......
Knowledge@Wharton: And the value of those bonds, each and every day that this process is going on, is …?

Skeel: It’s dropping. And in fact, even the most well secured bonds — Puerto Rico issued a lot of general obligation debt that is guaranteed by the Constitution — I think they’re selling at about 70 cents on the dollar right now. And those were thought to be bulletproof. And it goes down from there.

Knowledge@Wharton: What is the expectation of Wall Street in all of this? Because these bonds are losing a lot of value.

Skeel: Wall Street expects that the bondholders are not going to get 100 cents on the dollar. And that’s why they’re trading, for even the secure ones, at 60 and 70 cents on the dollar.

......
Knowledge@Wharton: You also mentioned in an article you did for the Public Policy Initiative here, the unemployment problem in Puerto Rico right now. In the United States, economists view it as disappointing that the labor participation rate is in the low 60% range — it’s 62.5% right now. In Puerto Rico, it’s not even above 50% at this point, correct?

Skeel: Depressing is the only word that comes to mind to describe it. Yes, it’s below 50%. And when you look at the statistics for young people, it’s even worse. It’s a complete mess. There are lots of proposals for what to do about that. One of the proposals that folks are talking about is making the minimum wage lower in Puerto Rico. Would that help with employment? But it’s a mess at this point.

Paper by Skeel:

http://publicpolicy.wharton.upenn.ed...brief/v4n3.php

Quote:
SUMMARY:
• This Issue Brief summarizes events surrounding the current debt crisis in Puerto Rico and presents a two-step plan for restructuring Puerto Rico’s debt and encouraging more effective governance. This plan draws extensively on the previous experiences of debt crises in municipalities on the U.S. mainland.
• Step one entails the creation of a financial control board (FCB) for Puerto Rico, monitored by the U.S. federal government but involving significant Puerto Rican representation, which would terminate its active role in Puerto Rico’s affairs once fiscal benchmarks are established and satisfied. This FCB needs to have more authority than envisioned in the proposal by Senate Democrats, but less than that recommended in draft legislation from House Republicans.
• Step two would be for Congress either to craft a restructuring framework applicable to all of America’s territories, or to extend the existing bankruptcy laws in Chapter 9 of the Bankruptcy Code (with modifications) to Puerto Rico and its municipalities.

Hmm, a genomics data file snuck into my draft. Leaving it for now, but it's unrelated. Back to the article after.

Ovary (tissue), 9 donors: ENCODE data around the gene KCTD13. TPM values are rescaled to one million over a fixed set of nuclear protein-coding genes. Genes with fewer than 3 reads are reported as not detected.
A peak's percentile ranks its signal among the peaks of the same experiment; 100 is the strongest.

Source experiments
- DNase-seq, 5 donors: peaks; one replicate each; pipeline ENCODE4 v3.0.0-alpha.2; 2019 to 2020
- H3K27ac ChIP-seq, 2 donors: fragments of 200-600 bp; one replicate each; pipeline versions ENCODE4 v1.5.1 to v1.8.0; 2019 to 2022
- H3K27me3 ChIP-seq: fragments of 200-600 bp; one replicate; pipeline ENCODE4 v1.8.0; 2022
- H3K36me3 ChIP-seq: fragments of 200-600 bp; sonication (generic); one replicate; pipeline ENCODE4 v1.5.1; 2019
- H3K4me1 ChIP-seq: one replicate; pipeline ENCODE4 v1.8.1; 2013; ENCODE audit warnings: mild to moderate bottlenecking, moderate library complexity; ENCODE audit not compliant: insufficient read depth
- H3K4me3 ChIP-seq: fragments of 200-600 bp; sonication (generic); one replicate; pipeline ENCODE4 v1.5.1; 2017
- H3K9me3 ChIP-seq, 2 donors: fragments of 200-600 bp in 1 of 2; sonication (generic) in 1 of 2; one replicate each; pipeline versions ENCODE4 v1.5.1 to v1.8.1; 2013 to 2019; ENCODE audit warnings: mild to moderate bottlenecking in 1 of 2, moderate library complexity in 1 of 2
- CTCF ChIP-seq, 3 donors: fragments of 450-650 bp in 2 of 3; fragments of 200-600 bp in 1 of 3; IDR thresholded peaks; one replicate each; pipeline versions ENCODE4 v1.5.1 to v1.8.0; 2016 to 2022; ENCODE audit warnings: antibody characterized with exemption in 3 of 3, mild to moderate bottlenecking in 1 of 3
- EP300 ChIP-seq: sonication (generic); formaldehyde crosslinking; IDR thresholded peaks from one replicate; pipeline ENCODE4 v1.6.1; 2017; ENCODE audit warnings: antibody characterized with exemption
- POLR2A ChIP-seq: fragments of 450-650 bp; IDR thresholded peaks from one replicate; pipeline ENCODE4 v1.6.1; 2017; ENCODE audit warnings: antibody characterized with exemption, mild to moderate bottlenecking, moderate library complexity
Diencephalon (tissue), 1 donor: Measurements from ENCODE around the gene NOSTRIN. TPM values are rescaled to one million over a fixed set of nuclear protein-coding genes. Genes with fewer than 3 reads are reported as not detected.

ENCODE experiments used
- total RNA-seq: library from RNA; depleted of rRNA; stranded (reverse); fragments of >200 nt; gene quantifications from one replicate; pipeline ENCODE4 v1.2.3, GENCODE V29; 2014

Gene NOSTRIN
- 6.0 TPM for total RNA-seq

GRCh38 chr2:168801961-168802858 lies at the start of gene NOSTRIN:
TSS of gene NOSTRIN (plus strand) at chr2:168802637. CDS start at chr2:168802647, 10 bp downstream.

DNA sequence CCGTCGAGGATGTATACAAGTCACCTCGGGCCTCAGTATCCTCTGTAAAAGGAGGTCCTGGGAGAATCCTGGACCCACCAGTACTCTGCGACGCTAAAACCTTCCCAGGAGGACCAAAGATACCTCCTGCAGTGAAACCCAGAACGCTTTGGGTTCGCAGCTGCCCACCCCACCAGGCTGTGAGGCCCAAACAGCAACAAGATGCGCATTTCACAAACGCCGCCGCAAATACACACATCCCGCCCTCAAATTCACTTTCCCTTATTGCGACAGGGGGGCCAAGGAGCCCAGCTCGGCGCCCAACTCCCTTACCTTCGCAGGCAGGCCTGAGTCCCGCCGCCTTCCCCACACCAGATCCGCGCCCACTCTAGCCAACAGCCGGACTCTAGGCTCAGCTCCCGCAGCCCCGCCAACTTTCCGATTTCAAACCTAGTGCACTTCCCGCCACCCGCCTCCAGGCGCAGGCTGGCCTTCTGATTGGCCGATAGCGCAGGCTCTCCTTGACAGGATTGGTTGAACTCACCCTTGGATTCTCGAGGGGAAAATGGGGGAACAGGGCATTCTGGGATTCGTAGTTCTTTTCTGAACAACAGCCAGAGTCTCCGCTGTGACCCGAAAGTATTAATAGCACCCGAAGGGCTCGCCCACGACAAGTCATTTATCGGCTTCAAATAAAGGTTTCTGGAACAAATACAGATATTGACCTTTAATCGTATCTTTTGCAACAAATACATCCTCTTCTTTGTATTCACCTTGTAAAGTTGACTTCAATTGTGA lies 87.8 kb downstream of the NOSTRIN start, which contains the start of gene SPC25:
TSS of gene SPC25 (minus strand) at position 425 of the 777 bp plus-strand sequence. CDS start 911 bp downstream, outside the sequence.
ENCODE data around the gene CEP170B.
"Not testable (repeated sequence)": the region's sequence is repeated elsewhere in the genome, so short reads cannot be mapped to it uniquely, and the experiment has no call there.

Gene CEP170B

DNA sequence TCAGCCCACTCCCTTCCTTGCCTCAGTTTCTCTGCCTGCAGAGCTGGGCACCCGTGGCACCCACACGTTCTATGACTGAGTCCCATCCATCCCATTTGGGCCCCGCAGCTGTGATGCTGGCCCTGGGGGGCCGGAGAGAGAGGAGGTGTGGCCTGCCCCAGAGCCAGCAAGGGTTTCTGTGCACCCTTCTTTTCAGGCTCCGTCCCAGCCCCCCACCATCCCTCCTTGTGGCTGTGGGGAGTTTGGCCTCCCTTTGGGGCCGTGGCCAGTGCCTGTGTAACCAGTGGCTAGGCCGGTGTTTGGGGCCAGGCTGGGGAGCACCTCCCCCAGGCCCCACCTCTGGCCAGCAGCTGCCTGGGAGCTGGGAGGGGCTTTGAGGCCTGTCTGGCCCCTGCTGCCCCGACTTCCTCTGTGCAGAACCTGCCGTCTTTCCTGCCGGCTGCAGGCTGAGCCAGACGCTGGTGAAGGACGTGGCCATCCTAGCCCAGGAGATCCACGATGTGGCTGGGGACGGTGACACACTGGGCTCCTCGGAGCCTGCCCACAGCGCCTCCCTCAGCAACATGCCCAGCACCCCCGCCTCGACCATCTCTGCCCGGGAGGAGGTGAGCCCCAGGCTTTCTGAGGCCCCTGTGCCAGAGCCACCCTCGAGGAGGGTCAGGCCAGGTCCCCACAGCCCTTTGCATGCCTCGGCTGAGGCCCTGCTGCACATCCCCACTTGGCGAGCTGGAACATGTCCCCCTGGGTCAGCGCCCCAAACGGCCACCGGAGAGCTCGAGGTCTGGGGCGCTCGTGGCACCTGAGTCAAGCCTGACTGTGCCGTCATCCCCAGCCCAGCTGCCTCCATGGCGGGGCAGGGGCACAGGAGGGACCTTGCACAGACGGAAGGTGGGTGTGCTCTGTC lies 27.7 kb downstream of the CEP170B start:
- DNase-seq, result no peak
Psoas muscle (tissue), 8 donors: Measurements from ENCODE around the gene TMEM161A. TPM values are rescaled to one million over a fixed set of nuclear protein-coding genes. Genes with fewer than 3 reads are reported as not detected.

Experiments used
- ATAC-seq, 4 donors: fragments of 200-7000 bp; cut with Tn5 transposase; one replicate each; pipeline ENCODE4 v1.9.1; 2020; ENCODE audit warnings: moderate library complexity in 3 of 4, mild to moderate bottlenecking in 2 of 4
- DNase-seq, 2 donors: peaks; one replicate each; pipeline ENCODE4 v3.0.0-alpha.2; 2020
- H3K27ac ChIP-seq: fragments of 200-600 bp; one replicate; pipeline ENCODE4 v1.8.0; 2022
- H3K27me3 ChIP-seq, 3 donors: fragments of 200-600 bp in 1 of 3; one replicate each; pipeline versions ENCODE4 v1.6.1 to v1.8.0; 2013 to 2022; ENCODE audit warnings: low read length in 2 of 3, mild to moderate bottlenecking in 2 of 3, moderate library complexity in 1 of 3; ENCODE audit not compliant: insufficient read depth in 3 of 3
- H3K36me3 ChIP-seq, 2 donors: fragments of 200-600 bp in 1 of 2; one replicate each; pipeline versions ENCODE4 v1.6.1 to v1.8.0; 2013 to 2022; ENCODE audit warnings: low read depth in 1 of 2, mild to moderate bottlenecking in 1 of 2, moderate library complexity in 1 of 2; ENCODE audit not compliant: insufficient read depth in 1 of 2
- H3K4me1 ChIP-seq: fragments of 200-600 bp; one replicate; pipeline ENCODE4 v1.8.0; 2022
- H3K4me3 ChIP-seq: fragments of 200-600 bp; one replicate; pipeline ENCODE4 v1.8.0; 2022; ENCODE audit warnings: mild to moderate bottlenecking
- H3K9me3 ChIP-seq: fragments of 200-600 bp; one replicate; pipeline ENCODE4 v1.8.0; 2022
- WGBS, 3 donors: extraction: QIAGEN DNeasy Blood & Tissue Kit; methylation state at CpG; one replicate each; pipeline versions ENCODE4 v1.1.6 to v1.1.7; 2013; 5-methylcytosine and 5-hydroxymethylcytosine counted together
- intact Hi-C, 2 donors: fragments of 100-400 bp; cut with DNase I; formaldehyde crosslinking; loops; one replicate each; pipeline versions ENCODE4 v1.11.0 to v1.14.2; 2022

• Together, these two steps would remove the risk that Puerto Rico will pick and choose which obligations to pay and ensure that creditors’ priorities will be honored—all the while avoiding a true taxpayer-funded bailout. But Congress must act quickly.
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Old 05-31-2016, 05:31 PM
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http://www.nytimes.com/2016/05/31/op...hope.html?_r=0

Quote:
How to Save Puerto Rico

Three and a half million Americans live on an island that is in economic free-fall, and Congress still isn’t sure whether it will throw them a lifeline. A bipartisan bill to help Puerto Rico is expected to come to a vote soon in the House. It has flaws and it is facing opposition on many fronts, but at this late hour it offers the island its best chance of survival.

This is how urgent the situation is: Thousands of residents leave for the mainland every month to seek jobs and better public services, and the exodus will accelerate if nothing is done to change Puerto Rico’s trajectory.

With its economy in decline for a decade, the island has accumulated huge debts that it cannot repay. It owes $72 billion to investors and about $46 billion to government pension funds. The island started missing bond payments in January and it is expected to default on a nearly $2 billion payment due on July 1, which will surely prompt creditors to file a wave of lawsuits seeking repayment.
.....
The legislation has other problems. One provision would exempt Puerto Rico from the Department of Labor’s recent decision to make more managerial workers eligible for overtime pay. Another would allow the island’s governor to temporarily set a minimum wage for workers younger than 25 that is less than the federal wage floor of $7.25 an hour. The good news is that it is hard to imagine that a governor would take advantage of this measure since it would only encourage more young people to move to the states, where they are assured a higher wage.